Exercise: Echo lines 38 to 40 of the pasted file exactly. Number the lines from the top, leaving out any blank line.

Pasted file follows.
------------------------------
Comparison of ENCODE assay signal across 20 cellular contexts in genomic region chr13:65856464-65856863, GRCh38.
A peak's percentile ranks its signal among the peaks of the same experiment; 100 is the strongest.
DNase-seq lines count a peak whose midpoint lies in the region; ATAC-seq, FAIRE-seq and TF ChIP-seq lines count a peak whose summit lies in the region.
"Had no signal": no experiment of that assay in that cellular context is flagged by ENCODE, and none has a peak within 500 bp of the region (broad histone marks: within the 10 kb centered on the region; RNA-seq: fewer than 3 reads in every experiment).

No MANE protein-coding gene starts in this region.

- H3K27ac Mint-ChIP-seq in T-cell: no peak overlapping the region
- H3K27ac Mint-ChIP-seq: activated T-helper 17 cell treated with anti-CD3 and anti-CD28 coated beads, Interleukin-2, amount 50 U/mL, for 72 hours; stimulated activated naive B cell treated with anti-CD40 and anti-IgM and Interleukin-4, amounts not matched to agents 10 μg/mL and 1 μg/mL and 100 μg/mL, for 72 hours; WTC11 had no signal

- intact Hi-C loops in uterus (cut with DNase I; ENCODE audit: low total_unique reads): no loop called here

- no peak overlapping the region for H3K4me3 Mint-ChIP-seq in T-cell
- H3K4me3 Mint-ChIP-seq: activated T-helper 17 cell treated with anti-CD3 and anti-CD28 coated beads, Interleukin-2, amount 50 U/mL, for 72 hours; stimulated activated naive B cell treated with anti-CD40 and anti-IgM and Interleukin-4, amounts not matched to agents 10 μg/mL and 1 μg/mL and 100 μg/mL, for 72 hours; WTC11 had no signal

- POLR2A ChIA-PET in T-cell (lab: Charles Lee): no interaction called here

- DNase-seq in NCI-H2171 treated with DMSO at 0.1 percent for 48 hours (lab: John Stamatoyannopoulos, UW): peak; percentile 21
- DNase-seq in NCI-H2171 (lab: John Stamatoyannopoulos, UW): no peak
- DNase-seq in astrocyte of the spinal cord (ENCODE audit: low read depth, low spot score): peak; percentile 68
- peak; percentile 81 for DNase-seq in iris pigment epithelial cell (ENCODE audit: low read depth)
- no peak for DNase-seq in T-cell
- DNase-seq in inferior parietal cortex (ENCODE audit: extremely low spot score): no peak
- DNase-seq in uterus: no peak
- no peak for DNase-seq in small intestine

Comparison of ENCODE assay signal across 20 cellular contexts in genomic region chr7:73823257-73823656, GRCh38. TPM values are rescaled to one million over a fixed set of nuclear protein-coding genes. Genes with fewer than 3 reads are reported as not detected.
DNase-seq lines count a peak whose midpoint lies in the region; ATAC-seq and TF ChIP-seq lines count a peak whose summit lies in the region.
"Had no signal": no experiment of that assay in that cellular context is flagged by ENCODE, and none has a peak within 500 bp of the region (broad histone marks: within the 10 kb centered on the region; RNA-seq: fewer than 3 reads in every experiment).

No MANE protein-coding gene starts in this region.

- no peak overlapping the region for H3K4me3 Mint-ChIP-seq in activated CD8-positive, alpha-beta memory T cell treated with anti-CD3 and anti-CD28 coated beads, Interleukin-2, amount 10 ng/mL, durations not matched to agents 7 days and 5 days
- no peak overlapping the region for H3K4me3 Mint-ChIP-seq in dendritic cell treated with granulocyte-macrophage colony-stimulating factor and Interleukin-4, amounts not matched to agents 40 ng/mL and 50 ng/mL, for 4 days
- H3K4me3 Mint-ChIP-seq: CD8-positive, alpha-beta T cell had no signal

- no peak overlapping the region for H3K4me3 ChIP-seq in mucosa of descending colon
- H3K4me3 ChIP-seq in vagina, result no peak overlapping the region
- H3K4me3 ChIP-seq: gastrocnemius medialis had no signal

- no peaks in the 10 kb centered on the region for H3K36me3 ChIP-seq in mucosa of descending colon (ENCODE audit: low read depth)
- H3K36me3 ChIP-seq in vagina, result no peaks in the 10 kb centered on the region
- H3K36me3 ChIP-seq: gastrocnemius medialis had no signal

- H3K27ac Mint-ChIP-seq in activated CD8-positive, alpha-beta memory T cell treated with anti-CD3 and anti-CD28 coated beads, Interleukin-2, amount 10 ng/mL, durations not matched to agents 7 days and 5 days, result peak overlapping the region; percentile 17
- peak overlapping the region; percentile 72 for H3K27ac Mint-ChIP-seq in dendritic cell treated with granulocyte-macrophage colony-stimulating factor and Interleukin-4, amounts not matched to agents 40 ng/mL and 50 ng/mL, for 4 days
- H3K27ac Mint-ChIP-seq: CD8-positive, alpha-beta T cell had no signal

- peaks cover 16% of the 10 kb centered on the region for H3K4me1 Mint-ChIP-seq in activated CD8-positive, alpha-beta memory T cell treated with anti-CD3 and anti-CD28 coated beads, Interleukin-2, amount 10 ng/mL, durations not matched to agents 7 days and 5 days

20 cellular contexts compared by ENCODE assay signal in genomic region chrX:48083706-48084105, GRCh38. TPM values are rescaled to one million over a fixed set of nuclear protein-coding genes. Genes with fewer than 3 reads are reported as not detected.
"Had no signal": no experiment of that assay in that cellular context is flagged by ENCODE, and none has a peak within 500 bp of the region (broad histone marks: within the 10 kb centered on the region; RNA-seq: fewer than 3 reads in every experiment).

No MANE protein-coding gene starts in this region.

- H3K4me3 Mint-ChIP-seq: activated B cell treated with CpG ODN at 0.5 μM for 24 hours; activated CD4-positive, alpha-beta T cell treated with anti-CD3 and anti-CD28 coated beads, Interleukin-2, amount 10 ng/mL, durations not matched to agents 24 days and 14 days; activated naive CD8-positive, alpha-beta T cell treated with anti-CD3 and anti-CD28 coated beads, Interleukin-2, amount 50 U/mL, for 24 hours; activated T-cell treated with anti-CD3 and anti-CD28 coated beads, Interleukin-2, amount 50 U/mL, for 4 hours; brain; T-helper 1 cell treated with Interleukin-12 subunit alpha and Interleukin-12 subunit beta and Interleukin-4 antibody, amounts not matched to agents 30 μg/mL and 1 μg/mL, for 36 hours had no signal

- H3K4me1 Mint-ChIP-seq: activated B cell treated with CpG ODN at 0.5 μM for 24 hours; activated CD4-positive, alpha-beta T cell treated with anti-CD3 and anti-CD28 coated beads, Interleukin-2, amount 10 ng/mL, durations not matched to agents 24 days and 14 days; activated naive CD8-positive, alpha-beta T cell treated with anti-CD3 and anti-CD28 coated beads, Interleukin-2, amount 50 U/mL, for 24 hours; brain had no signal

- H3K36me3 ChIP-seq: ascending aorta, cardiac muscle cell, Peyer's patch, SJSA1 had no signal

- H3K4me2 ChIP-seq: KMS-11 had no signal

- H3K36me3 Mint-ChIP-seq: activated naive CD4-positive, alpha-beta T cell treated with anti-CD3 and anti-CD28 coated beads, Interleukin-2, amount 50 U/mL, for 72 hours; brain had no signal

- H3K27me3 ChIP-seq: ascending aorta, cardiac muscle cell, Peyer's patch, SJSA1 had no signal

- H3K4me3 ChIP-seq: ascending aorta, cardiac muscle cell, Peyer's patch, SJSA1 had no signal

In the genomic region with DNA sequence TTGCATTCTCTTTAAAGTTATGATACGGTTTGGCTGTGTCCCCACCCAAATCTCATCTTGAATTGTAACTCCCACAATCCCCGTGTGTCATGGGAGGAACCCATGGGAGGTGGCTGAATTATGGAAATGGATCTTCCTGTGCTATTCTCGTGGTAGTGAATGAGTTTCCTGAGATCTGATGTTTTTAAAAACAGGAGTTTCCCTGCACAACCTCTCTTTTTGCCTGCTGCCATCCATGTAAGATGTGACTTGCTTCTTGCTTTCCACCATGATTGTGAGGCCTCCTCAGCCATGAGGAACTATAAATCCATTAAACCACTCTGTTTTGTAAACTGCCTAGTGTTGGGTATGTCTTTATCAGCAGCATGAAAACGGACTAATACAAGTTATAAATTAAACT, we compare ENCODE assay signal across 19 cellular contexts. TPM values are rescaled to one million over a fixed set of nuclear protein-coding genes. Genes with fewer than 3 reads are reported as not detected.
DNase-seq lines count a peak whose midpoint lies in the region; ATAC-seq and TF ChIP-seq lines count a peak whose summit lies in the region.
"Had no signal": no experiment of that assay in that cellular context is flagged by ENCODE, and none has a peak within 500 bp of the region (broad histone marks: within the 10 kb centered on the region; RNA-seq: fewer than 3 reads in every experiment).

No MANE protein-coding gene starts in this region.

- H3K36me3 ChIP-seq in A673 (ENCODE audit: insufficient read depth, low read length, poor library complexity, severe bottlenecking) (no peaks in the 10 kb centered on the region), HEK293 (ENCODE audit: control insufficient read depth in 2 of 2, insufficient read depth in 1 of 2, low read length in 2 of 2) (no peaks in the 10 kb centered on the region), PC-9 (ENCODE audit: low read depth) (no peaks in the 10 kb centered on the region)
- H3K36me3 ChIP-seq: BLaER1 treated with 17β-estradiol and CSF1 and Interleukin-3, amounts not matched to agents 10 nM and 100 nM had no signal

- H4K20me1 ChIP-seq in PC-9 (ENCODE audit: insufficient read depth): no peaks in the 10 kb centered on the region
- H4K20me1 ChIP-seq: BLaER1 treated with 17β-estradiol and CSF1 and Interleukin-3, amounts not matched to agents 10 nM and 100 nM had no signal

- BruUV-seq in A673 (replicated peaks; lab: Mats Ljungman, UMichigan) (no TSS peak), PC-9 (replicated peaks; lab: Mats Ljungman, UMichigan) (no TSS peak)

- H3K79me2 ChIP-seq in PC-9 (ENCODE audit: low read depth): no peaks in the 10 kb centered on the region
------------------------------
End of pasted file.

"Had no signal": no experiment of that assay in that cellular context is flagged by ENCODE, and none has a peak within 500 bp of the region (broad histone marks: within the 10 kb centered on the region; RNA-seq: fewer than 3 reads in every experiment).

No MANE protein-coding gene starts in this region.

- H3K4me3 Mint-ChIP-seq: activated B cell treated with CpG ODN at 0.5 μM for 24 hours; activated CD4-positive, alpha-beta T cell treated with anti-CD3 and anti-CD28 coated beads, Interleukin-2, amount 10 ng/mL, durations not matched to agents 24 days and 14 days; activated naive CD8-positive, alpha-beta T cell treated with anti-CD3 and anti-CD28 coated beads, Interleukin-2, amount 50 U/mL, for 24 hours; activated T-cell treated with anti-CD3 and anti-CD28 coated beads, Interleukin-2, amount 50 U/mL, for 4 hours; brain; T-helper 1 cell treated with Interleukin-12 subunit alpha and Interleukin-12 subunit beta and Interleukin-4 antibody, amounts not matched to agents 30 μg/mL and 1 μg/mL, for 36 hours had no signal